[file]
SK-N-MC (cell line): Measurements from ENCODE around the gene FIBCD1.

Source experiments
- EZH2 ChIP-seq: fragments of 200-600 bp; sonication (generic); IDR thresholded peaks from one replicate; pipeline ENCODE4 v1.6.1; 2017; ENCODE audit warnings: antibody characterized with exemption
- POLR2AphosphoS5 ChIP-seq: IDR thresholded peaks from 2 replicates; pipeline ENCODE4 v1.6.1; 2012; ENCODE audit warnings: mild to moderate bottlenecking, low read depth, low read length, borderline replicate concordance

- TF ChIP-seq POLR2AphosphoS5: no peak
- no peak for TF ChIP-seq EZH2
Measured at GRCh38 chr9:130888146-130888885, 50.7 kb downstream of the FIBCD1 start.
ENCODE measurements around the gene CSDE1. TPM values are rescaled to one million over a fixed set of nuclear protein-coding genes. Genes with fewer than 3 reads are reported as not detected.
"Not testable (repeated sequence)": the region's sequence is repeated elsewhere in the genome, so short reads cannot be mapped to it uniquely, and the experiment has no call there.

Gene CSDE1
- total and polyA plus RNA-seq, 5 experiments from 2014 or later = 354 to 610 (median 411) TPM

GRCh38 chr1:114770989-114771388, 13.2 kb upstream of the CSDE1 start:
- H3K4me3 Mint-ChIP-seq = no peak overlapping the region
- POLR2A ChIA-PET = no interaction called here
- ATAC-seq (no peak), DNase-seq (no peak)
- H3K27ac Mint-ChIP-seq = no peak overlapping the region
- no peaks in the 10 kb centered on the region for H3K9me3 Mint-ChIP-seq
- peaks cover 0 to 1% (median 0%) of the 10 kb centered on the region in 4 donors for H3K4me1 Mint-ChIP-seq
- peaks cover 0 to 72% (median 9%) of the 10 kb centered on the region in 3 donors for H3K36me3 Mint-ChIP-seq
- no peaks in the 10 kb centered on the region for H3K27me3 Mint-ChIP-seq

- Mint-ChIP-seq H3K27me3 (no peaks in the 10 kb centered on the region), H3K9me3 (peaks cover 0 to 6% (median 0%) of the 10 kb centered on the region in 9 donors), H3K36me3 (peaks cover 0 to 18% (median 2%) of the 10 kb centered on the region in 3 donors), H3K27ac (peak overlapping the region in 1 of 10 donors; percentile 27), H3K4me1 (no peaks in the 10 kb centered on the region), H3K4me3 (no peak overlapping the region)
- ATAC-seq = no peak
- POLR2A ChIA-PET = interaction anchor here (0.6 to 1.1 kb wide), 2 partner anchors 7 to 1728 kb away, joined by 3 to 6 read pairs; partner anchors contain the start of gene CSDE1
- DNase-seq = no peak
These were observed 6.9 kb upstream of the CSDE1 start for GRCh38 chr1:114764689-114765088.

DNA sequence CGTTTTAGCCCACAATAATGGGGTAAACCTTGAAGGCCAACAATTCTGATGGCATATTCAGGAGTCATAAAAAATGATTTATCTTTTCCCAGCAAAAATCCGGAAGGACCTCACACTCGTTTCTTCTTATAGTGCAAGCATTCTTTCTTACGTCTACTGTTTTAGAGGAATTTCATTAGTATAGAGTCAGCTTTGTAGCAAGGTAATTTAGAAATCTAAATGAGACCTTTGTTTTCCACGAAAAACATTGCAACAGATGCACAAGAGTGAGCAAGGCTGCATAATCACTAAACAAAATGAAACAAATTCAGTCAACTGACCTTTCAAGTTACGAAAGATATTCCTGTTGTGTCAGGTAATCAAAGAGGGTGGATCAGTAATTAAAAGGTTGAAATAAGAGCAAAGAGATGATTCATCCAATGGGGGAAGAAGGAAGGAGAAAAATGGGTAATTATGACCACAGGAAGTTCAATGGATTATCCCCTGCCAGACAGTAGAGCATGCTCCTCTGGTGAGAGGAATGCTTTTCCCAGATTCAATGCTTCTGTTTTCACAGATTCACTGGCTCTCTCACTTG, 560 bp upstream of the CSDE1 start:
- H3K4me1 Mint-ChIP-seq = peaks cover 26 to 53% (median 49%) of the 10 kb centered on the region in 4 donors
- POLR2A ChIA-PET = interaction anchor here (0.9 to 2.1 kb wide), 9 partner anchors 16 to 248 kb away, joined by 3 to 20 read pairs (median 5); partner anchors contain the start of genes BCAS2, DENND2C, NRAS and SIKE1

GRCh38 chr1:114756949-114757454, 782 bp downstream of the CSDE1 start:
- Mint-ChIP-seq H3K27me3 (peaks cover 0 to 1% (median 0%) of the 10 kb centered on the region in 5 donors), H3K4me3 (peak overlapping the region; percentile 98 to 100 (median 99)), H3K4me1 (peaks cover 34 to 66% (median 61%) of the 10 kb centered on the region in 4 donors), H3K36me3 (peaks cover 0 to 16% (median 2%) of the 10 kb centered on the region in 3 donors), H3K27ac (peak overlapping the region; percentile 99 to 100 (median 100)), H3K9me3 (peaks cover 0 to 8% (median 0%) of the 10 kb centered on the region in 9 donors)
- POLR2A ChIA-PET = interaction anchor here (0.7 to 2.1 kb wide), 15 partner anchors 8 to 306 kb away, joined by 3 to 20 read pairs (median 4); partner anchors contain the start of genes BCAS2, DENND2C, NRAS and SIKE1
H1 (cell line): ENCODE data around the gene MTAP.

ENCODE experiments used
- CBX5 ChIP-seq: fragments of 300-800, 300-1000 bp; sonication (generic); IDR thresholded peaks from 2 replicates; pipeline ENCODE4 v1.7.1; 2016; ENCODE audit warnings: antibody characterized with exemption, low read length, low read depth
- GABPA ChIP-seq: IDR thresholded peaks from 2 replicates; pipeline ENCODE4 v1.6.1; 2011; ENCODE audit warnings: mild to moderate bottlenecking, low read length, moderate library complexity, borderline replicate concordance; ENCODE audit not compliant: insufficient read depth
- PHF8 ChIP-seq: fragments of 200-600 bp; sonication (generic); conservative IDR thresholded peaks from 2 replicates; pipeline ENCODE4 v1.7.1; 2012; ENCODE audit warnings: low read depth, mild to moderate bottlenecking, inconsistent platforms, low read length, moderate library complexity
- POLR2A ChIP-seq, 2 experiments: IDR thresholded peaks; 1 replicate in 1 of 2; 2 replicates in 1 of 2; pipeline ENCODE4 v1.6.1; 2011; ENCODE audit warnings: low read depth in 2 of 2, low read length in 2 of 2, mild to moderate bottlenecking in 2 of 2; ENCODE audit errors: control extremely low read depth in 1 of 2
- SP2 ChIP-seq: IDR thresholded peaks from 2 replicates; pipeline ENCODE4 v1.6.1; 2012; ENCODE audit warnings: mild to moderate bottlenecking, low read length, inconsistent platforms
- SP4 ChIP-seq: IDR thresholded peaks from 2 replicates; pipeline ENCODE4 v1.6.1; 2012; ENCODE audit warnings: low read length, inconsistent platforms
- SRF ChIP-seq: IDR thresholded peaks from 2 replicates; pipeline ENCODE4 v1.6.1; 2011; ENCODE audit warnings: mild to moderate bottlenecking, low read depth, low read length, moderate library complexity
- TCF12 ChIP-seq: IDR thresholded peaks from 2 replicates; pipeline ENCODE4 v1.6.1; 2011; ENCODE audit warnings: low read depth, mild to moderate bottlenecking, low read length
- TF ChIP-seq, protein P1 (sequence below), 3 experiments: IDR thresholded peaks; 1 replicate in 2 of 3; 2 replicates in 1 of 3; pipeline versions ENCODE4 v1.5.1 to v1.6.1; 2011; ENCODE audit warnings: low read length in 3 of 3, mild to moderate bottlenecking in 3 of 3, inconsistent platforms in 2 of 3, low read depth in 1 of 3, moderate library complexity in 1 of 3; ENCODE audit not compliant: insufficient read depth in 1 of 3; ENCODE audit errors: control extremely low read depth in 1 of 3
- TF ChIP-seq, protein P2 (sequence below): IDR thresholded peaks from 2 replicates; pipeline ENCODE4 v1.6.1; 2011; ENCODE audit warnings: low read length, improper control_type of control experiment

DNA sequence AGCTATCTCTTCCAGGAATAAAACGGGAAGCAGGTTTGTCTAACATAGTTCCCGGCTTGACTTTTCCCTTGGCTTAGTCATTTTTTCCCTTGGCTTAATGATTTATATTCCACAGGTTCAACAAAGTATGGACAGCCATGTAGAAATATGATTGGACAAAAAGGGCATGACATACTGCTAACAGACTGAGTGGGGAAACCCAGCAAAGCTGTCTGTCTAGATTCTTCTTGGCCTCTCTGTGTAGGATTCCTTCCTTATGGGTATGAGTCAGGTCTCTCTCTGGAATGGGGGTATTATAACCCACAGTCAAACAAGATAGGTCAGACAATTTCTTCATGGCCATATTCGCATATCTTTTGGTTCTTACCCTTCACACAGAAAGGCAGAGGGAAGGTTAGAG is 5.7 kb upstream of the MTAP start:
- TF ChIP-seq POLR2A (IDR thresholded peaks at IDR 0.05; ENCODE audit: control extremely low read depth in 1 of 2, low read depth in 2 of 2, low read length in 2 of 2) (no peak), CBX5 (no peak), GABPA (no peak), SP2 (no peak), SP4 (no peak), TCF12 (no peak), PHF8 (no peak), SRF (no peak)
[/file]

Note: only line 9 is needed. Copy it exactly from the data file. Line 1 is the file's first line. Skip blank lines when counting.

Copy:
"Not testable (repeated sequence)": the region's sequence is repeated elsewhere in the genome, so short reads cannot be mapped to it uniquely, and the experiment has no call there.